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NPA: We won’t 'stand still' until PSNC talks end

National Pharmacy Association chief executive Mark Lyonette has said his organisation will not “stand still” and wait for the PSNC’s funding talks with the government to conclude before helping its members make progress with local healthcare structures.

The start of the PSNC’s negotiations with the Department of Health and Social Care and NHS England yesterday on the community pharmacy contractual framework for 2019-20 and beyond ended months of speculation about when the talks would begin.

Lyonette (pictured) described the start of the negotiations as “a significant moment in the long history of community pharmacy” but insisted the NPA’s focus would not be fixed solely on the talks but on its members and their attempt to establish themselves on primary care networks.

“The NPA, PSNC and indeed all the national pharmacy bodies have been working hard to build trust with officials and elected politicians, providing a solid platform for the negotiations,” he said.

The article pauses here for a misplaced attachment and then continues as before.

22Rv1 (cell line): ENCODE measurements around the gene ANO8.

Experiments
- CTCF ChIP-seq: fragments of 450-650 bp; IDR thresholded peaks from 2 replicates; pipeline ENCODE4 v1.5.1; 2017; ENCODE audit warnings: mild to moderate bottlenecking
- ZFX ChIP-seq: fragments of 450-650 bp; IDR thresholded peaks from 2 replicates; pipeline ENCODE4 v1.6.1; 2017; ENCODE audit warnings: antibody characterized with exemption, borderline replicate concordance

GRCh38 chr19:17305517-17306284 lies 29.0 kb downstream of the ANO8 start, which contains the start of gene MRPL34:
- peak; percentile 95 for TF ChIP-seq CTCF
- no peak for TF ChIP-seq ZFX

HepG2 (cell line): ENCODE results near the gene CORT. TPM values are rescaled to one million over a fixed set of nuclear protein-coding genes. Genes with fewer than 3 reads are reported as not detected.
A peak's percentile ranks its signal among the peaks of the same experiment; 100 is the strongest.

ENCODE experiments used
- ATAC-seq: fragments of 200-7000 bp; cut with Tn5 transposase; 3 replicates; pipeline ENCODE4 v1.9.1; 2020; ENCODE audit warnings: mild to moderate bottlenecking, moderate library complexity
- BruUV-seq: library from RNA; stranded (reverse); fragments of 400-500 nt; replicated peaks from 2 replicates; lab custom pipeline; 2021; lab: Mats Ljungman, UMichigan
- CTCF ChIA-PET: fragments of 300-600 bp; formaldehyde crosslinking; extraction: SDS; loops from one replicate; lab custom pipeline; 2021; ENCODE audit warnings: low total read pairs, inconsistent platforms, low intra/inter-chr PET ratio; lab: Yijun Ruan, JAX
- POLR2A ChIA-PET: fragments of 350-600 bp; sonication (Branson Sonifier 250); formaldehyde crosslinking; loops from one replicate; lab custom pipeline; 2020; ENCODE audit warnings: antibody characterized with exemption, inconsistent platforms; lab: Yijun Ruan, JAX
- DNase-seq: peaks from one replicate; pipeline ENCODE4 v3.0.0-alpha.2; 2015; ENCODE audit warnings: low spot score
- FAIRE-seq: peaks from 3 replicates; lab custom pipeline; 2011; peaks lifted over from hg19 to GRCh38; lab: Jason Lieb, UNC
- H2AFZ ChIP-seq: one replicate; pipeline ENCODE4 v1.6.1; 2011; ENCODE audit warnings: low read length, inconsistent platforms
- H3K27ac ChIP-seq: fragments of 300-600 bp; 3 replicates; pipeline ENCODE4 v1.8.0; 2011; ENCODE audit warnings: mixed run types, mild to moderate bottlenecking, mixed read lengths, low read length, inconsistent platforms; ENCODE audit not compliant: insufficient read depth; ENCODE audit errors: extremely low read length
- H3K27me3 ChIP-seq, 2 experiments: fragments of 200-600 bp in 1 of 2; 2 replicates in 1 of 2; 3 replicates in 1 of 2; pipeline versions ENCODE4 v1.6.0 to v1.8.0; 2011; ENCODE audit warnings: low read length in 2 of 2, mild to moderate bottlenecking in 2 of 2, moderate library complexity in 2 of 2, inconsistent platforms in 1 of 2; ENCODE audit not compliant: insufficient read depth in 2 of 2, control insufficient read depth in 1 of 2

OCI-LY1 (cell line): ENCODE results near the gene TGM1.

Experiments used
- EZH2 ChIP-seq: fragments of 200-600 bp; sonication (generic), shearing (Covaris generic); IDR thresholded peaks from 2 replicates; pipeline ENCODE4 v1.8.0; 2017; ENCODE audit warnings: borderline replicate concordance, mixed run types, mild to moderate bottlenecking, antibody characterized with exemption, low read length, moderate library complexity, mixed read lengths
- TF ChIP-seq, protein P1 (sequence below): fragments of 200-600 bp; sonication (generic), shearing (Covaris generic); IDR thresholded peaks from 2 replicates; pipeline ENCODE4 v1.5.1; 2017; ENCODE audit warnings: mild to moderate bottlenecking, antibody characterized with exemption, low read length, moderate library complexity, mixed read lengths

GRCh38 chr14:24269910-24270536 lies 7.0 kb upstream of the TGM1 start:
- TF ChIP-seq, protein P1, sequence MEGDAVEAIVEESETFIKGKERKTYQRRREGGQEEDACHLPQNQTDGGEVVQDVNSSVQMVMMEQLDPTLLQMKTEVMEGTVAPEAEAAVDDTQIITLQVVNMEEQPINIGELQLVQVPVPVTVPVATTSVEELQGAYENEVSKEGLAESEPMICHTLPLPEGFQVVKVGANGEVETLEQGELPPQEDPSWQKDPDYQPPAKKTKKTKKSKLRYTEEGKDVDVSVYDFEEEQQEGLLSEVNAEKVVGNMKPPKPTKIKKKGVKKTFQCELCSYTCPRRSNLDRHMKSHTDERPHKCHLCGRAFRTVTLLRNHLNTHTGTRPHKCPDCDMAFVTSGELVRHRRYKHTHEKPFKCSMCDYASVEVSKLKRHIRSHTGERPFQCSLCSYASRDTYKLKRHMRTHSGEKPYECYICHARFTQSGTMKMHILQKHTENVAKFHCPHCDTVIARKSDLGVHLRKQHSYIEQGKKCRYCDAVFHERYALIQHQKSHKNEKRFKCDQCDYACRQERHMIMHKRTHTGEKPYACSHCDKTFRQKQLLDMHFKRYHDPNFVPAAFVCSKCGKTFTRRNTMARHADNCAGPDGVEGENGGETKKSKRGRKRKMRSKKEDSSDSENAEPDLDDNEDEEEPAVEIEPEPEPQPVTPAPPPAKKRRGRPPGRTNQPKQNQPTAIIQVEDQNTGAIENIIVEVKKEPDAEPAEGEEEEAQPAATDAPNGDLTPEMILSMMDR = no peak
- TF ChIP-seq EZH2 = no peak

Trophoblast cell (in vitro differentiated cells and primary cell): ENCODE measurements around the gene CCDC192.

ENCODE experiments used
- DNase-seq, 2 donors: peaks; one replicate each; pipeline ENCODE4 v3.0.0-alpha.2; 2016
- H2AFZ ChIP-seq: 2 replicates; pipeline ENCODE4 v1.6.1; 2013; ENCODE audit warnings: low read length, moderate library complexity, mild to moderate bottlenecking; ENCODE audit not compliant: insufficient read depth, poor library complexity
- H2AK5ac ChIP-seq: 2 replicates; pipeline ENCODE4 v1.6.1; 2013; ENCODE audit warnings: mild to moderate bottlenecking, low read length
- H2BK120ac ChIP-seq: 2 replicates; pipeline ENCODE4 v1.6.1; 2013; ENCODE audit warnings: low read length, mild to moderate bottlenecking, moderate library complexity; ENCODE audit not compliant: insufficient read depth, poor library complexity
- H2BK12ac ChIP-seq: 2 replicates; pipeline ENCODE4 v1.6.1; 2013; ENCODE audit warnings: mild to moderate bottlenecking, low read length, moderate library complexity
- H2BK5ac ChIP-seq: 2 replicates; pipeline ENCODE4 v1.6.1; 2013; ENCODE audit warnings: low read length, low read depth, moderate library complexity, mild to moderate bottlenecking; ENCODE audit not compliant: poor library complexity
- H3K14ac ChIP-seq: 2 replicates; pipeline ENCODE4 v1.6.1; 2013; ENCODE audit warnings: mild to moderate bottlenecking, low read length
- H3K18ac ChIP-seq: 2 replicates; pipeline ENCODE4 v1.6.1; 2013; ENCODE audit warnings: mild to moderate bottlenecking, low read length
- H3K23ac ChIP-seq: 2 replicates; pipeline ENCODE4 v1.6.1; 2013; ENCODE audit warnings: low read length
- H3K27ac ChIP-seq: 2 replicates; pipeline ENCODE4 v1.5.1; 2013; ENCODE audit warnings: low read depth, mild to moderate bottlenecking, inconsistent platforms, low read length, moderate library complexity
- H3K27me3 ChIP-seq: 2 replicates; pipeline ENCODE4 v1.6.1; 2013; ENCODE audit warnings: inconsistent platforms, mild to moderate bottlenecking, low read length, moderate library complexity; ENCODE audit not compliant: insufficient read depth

“This is a significant moment in the long history of community pharmacy and we hope all parties to the negotiation will be ambitious about the future.

“Community pharmacies need to be recognised as the front door to health - an indispensable component of the urgent care pathway, vibrant health and wellbeing hubs and a mainstay of support for people with long-term medical conditions.

“The current financial pressures are a powerful disincentive to pharmacy owners to invest in NHS services. The negotiations provide an opportunity to change that, so pharmacies can step up to meet the challenges laid out in the NHS long-term plan.

“A successful outcome would include a clear direction on service development and a multi-year settlement, giving pharmacy owners the confidence to modernise and invest in patient services.”

Lyonette added: “We do not need to stand still until the outcome of the negotiations is known. At a local level, there is an urgent need to engage with the emerging NHS commissioning infrastructure, so the NPA is pressing ahead with a programme of support for independent representatives on LPCs (local pharmaceutical committees).

“We are also developing a digital strategy to help independent pharmacies become more efficient and better connected, whatever lies ahead.

“The fact that the start of negotiations has been publicly announced is a first for pharmacy in England in recent times.  This is perhaps a sign of a maturing relationship between the sector and its biggest paymaster, the NHS.”




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